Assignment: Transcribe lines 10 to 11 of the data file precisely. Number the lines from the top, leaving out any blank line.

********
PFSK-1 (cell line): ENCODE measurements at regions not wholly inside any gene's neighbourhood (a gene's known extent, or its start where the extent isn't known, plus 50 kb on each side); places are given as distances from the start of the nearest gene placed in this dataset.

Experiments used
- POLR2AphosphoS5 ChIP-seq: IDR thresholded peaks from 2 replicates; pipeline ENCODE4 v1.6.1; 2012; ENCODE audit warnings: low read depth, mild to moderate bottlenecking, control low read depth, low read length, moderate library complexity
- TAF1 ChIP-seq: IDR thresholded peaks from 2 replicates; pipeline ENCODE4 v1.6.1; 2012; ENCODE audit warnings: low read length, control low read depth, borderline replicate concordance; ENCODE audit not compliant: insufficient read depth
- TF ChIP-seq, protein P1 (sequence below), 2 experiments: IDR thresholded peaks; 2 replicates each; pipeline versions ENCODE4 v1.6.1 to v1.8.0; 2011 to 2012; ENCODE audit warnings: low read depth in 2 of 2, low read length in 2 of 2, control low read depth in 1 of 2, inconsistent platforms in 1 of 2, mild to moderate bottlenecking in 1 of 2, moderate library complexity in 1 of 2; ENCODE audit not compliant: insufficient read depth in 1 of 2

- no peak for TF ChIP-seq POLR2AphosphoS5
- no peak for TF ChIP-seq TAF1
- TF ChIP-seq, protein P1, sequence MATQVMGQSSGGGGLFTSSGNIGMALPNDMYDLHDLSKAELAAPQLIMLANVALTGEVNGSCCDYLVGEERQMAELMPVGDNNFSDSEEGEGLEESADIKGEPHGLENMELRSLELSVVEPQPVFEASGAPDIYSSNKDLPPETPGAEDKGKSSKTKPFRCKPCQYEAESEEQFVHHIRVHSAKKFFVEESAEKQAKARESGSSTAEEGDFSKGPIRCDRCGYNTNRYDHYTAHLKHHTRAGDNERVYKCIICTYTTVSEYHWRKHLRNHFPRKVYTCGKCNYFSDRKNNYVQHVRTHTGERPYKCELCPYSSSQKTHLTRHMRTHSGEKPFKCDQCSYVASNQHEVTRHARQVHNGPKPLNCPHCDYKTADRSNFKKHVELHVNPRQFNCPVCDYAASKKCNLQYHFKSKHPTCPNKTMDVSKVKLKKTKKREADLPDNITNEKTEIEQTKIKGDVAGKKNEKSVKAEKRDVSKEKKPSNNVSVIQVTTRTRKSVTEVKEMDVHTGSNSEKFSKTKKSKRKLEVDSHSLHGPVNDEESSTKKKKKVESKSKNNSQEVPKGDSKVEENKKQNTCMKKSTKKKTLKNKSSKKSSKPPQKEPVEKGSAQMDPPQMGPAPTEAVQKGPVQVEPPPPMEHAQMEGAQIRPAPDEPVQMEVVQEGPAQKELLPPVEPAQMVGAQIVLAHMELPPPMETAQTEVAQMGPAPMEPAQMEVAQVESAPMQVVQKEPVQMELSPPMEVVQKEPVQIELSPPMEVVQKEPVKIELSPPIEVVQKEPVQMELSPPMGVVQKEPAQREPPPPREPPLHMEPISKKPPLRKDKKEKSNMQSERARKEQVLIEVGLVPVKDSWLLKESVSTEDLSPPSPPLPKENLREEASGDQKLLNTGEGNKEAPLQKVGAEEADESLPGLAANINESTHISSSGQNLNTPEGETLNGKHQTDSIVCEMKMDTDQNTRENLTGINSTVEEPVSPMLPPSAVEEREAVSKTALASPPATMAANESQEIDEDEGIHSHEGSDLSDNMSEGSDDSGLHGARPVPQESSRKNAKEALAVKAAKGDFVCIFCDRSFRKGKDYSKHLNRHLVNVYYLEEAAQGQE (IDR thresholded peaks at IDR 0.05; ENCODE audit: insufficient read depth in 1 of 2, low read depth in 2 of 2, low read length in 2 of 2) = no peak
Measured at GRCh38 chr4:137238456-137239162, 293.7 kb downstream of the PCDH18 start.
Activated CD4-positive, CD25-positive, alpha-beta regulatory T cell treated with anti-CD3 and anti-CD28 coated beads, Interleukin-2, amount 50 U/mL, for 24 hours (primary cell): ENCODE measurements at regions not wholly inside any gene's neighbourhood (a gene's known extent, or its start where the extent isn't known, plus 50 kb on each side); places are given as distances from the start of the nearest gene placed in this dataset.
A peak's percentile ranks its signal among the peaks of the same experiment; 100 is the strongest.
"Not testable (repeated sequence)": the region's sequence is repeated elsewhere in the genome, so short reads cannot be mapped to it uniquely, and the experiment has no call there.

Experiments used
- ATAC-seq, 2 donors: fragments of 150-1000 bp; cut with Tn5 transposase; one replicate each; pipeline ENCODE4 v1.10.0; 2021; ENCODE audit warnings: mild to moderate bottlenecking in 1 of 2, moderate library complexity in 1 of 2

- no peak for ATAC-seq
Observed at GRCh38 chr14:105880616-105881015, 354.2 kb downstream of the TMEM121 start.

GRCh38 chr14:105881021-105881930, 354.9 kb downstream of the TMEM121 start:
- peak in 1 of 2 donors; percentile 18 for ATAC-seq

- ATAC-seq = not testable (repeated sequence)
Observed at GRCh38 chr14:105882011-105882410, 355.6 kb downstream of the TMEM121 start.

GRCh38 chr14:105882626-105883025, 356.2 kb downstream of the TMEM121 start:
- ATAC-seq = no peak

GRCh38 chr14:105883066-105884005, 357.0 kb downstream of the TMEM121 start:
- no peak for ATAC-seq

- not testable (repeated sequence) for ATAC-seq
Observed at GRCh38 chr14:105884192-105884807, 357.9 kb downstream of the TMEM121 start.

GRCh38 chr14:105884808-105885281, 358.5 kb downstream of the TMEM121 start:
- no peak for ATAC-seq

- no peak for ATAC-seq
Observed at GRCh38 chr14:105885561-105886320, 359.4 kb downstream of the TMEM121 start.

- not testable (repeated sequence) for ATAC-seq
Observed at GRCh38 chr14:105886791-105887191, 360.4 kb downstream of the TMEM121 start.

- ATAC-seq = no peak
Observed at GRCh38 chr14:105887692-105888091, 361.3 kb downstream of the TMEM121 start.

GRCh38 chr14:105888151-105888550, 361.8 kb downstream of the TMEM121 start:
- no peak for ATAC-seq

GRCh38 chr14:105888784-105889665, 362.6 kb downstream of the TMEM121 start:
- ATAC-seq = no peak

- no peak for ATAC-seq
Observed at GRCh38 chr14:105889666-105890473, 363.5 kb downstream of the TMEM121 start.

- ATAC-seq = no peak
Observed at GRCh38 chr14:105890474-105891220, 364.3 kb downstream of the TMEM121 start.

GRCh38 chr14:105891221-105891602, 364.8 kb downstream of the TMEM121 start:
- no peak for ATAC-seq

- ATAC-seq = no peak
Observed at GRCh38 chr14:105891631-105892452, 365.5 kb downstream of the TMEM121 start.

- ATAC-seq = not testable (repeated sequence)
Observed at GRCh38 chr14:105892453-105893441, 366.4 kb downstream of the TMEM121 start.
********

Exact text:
Activated CD4-positive, CD25-positive, alpha-beta regulatory T cell treated with anti-CD3 and anti-CD28 coated beads, Interleukin-2, amount 50 U/mL, for 24 hours (primary cell): ENCODE measurements at regions not wholly inside any gene's neighbourhood (a gene's known extent, or its start where the extent isn't known, plus 50 kb on each side); places are given as distances from the start of the nearest gene placed in this dataset.
A peak's percentile ranks its signal among the peaks of the same experiment; 100 is the strongest.